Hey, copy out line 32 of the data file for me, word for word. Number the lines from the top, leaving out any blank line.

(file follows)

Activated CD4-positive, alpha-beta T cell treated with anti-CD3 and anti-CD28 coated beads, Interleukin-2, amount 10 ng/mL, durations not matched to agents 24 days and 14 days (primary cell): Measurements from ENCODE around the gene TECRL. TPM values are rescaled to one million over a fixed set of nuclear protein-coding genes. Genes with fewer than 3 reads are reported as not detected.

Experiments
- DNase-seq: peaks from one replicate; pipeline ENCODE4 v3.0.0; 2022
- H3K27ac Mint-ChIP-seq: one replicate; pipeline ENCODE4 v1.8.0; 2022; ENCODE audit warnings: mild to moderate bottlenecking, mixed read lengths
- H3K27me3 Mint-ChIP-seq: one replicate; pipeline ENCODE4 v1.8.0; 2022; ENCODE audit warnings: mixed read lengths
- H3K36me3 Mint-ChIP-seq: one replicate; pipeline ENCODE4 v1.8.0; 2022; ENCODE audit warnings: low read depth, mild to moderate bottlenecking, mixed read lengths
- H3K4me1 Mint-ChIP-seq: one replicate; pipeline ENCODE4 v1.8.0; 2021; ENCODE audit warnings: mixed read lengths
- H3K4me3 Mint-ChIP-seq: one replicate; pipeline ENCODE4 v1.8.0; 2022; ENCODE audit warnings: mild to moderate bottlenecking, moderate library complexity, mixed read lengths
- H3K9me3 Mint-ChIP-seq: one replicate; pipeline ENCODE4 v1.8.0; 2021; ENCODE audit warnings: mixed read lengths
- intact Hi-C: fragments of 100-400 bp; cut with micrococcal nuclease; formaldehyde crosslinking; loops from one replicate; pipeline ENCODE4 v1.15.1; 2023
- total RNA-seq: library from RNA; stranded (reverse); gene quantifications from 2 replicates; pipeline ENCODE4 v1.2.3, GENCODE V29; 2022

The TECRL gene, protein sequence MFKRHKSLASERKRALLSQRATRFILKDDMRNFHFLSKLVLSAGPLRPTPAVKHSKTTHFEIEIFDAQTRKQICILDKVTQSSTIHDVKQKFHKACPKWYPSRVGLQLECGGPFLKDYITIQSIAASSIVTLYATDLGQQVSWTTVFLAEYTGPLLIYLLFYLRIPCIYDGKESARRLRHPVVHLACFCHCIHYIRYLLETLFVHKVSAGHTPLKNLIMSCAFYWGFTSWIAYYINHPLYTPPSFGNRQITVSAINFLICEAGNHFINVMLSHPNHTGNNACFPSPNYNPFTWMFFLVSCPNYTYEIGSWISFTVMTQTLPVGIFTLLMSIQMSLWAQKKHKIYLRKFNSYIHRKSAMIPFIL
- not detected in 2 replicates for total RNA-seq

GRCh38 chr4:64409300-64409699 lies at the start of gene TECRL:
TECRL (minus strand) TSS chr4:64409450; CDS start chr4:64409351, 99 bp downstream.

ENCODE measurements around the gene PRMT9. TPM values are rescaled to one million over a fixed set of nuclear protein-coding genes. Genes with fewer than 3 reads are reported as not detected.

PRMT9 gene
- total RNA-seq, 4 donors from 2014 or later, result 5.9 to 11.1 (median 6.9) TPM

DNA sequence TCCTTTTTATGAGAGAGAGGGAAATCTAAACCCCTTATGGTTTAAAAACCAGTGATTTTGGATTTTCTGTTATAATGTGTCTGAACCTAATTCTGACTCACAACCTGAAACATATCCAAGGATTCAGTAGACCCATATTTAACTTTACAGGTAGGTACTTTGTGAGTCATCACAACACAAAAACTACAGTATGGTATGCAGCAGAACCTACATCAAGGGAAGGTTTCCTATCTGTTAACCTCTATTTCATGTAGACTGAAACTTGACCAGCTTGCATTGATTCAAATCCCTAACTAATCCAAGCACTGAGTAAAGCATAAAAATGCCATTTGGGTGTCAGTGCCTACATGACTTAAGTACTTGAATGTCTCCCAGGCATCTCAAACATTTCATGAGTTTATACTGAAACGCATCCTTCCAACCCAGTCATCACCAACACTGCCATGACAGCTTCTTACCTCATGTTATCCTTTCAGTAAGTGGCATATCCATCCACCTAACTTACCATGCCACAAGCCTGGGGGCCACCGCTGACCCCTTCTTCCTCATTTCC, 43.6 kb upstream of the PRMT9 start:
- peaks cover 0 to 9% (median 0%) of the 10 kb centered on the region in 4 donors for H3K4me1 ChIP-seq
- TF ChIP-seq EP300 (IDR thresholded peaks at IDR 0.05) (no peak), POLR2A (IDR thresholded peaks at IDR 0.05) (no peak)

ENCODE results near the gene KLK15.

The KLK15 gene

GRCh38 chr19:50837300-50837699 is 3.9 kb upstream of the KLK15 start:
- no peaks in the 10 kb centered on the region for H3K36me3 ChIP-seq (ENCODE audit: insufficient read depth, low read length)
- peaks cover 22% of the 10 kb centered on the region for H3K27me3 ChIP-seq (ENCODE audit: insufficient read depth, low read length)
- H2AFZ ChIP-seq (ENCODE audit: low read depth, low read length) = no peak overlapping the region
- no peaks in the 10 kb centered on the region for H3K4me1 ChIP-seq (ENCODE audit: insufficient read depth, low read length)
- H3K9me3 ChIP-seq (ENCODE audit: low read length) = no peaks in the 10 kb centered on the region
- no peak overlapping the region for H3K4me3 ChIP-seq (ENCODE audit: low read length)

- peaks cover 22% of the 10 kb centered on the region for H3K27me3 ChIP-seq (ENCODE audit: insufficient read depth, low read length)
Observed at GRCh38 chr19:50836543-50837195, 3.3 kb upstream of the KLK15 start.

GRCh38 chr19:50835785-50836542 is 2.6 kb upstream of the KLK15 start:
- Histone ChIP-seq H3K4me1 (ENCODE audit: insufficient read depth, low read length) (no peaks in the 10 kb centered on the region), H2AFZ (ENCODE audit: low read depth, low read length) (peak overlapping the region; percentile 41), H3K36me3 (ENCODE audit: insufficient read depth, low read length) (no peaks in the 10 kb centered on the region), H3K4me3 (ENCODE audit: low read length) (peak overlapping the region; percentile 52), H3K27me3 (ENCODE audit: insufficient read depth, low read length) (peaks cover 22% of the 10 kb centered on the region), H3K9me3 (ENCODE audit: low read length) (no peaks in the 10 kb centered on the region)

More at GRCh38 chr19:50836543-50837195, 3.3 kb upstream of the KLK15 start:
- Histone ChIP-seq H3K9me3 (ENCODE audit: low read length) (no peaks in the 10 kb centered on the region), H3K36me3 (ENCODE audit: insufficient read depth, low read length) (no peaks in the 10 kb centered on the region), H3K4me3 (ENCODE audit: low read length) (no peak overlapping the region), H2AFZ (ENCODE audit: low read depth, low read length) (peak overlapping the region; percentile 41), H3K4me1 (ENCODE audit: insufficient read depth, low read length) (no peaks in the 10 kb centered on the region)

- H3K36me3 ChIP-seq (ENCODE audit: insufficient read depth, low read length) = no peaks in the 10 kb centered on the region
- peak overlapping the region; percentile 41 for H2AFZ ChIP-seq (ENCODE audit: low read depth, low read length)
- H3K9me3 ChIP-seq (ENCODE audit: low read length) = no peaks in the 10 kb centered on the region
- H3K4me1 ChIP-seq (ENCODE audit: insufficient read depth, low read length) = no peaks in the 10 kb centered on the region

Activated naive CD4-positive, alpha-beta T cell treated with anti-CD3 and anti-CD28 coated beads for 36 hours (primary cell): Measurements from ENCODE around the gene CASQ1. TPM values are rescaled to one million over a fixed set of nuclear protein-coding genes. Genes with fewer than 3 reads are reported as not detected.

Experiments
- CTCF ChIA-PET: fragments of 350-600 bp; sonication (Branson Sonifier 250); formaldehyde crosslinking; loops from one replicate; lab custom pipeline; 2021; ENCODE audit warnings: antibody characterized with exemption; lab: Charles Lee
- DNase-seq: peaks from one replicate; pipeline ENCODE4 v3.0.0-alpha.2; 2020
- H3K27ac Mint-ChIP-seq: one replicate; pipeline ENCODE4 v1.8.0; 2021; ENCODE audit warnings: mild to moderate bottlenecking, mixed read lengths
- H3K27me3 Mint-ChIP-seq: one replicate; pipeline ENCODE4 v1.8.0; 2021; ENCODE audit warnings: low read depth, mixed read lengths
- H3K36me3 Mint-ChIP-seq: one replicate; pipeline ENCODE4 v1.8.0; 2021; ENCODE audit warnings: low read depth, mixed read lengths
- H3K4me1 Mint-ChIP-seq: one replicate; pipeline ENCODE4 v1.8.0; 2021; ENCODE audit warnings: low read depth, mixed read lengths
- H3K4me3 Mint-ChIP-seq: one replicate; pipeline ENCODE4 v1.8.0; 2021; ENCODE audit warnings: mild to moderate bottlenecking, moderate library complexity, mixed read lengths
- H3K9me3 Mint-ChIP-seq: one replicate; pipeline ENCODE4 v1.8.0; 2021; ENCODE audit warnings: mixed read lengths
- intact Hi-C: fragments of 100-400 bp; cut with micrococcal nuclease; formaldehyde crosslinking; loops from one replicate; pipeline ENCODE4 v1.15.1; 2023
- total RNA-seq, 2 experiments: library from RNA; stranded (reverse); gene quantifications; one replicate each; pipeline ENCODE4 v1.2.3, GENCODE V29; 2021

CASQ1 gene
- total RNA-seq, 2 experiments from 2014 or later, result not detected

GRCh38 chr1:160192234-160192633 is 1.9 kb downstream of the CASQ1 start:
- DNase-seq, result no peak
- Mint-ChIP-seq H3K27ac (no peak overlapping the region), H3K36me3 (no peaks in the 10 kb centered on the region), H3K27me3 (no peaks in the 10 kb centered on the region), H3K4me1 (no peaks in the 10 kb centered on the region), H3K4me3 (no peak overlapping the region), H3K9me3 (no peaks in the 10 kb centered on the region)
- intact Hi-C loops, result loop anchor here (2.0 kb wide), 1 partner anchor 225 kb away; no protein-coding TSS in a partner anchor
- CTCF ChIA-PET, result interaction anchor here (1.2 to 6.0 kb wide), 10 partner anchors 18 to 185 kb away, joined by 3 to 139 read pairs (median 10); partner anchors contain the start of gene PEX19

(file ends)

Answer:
Observed at GRCh38 chr19:50836543-50837195, 3.3 kb upstream of the KLK15 start.